Rookie Kirill Kaprizov has been a Calder Trophy lock from the get-go. He opened the season with a three-point night capped off with an overtime goal. He hasn’t slowed down since, posting 19 points in his first 21 games.
Kaprizov leads all rookies in points, with second-place Josh Norris of the Ottawa Senators trailing him by four with five more games played. He also leads the NHL in Evolving Hockey’s Wins Above Replacement metric. As for “It” Factor, Kaprizov might lead the entire NHL, with him routinely stunning hockey fans and commenters nationwide.
Judging solely on what rookies are doing on the ice, there’s no point in debating the Calder Trophy. You only have to ask one question of any contender: Are you as good as Kirill Kaprizov? The answer’s “No,” and there’s statistical proof and a highlight reel’s worth of anecdotal evidence.
Don’t worry, though, because we’re going to have this debate anyway. Senior NHL Reporter for The Athletic Pierre LeBrun has entered the chat.
LeBrun’s contention here isn’t that Kaprizov is the best rookie, because again, that would be insane. Instead, it’s that Kaprizov is too old and with too much KHL experience to be considered a rookie.
It’s true that Kaprizov is further along in his development than, say, 19-year-old Alexis Lafreniere, the preseason Calder favorite. It’s also true that Kaprizov is facing challenges as a 23-year-old KHL import that previous Calder winners didn’t have to overcome.
But Pierre didn’t have time for Elite Prospects’ Dimitri Filipovic raising those challenges.
If only there was guidance as to how to vote on the Calder Trophy. Maybe we should check NHL.com, which states:
To be eligible for the Calder Memorial Trophy, a player cannot have played more than 25 games in any single preceding season nor in six or more games in each of any two preceding seasons in any major professional hockey league. Beginning in 1990-91, a player must not have attained his 26th birthday by Sept. 15 of the season in which he is eligible.
It’s pretty clear that Kaprizov, 23, is well within eligibility of the award. You could maybe attempt an obscure reading of “any major professional hockey league” to include pro leagues in Europe, but then you’d have to explain why Elias Pettersson and Auston Matthews (who played in Sweden and Switzerland before making the NHL) should have to give back their awards.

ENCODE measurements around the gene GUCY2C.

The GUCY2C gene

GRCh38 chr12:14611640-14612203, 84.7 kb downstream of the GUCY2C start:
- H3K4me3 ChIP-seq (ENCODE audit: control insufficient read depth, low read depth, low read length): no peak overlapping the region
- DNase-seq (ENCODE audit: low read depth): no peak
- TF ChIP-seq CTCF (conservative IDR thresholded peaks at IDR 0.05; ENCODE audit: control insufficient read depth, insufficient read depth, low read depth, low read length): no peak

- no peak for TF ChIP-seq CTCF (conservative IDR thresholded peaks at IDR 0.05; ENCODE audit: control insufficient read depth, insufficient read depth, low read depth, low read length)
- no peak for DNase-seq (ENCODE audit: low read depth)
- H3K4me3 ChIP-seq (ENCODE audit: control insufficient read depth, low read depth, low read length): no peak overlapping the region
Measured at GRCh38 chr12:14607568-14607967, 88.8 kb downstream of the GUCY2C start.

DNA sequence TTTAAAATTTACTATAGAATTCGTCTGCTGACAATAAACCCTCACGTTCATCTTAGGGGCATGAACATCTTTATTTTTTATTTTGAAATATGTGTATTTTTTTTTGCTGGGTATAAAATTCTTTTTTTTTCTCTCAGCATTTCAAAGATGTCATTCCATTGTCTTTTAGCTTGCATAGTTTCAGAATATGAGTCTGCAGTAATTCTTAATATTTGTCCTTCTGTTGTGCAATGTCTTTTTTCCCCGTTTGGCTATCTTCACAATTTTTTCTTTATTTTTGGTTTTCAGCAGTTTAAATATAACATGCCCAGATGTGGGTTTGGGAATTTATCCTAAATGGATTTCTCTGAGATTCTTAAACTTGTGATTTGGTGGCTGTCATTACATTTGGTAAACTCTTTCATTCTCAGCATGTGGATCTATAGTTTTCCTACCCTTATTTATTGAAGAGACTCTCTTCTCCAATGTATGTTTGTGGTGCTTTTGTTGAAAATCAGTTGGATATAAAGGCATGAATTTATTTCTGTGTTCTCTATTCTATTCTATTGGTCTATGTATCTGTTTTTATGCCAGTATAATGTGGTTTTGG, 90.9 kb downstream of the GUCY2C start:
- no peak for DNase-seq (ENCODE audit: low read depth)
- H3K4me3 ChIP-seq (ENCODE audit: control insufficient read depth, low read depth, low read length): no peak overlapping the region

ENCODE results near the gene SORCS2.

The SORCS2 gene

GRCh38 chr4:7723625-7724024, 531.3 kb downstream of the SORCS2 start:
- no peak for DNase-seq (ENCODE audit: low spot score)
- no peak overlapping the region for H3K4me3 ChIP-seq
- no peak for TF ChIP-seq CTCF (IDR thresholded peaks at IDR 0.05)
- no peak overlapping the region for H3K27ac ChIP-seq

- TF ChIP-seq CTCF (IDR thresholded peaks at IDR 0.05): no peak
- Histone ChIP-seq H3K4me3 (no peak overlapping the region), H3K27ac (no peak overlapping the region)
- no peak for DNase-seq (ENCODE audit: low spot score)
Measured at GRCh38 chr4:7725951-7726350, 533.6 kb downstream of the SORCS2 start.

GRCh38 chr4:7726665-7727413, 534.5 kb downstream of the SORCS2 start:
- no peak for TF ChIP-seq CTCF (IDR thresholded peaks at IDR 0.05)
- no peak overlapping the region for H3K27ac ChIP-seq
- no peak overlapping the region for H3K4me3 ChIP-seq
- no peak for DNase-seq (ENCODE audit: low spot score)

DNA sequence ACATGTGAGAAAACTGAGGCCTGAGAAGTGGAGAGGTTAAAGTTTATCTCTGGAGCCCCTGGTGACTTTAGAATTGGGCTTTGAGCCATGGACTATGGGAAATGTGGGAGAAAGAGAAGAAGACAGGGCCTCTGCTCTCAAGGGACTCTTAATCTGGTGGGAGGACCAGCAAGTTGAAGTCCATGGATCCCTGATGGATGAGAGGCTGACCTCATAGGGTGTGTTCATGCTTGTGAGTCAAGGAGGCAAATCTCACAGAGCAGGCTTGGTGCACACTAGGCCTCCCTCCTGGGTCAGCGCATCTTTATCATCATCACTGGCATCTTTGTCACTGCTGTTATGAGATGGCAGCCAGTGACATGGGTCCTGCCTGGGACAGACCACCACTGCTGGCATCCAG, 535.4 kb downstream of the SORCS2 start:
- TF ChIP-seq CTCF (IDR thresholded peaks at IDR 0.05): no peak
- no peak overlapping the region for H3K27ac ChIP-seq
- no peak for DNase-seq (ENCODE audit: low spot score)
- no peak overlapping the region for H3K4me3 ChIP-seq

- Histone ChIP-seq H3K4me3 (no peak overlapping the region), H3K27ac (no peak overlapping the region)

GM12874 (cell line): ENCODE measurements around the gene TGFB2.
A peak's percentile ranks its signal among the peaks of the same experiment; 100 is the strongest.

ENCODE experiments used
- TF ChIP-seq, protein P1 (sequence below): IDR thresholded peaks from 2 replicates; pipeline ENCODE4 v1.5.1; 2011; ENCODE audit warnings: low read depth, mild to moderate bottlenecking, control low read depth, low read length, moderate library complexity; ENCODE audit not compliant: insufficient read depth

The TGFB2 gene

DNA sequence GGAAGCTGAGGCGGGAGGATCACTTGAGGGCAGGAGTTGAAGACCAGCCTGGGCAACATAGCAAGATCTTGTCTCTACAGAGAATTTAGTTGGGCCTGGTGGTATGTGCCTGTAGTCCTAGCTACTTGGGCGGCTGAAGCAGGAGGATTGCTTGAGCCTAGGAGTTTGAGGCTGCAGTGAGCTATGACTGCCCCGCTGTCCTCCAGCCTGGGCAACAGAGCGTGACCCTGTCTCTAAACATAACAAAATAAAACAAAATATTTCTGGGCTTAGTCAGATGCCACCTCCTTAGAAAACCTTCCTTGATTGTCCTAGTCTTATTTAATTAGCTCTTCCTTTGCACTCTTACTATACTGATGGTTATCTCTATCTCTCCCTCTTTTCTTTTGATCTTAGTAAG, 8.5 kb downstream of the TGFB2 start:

As for the question of whether Kaprizov should be eligible at 23, well, the NHL has been through this before. In fact, that’s why they have that rule in the first place. In 1990, Sergei Marakov was allowed to join the NHL by the Soviet Union, where he won the Calder at 31. Everyone agreed this was a bit weird, and set the age limit to 25.
Since then, there’s been no problems. Generally, Calder winners have hovered around age-20, but plenty of older rookies have won the award without incident.
Ed Belfour (1991), Daniel Alfredsson (1996), Evgeni Nabokov (2001) and Andrew Raycroft (2004) all received the Calder at 23 or older since the Marakov Rule was instituted. No one cared whether they were seasoned veterans or not. Same with recent Calder finalists Dominik Kubalik (24 in 2020), Jordan Binnington (25 in 2019), Tyler Johnson (23 in 2014) and Michael Grabner (23 in 2011).
And, of course, there’s Artemi Panarin. Panarin, like Kaprizov, entered the NHL after years of KHL experience. In fact, Panarin was in his age-24 season at the time of his debut, older than Kaprizov. It didn’t matter to voters, as Panarin’s 77-point season elevated him to the Calder over Connor McDavid (whose season was cut short due to injury). It wasn’t even a debate, as Panarin took 88 of 150 first-place votes.
At the time, national writers were squashing the debate. One wrote, “The 24-year-old winger seemingly is losing points among voters because he played pro hockey in the KHL before coming over. I’m not sure that’s fair, he’s still a rookie in the NHL, didn’t speak a word of English when he came over, had to adjust to a different type of game and culture. The NHL rookie points leader deserves more credit.”
That writer’s name? Pierre LeBrun (credit to @MapexDrummer26 for unearthing that). So if 2016 LeBrun wasn’t concerned about an even older player winning the Calder, why does the 2021 version suddenly care enough to specifically refute the exact logic he had in favor of Panarin?
Maybe Pierre has given some thought to the matter and genuinely changed his opinion. It’s also possible that he really, really wanted to get ratio’d on Twitter Friday night. Of course, we can’t discount the Anti-Wild Illuminati that we all know controls the media.
Whatever the reason, this is a nonsense debate. The NHL Awards ideally serve as a time capsule for the season. No one’s going to remember this year as the year Norris, Tim Stutzle or Kevin Lankinen took the NHL by storm. They’re going to remember Kaprizov delivering on every ounce of the hype built up for him. The voting should reflect that.
Kaprizov clearly qualifies for the Calder, and isn’t even the oldest player considered in recent memory. He’s so obviously the best rookie that the only way to deny it is to ask the mods to change the rules. No amount of posting will change this inevitability.
This article was possible in part due to Hockey Reference’s Awards Voting History.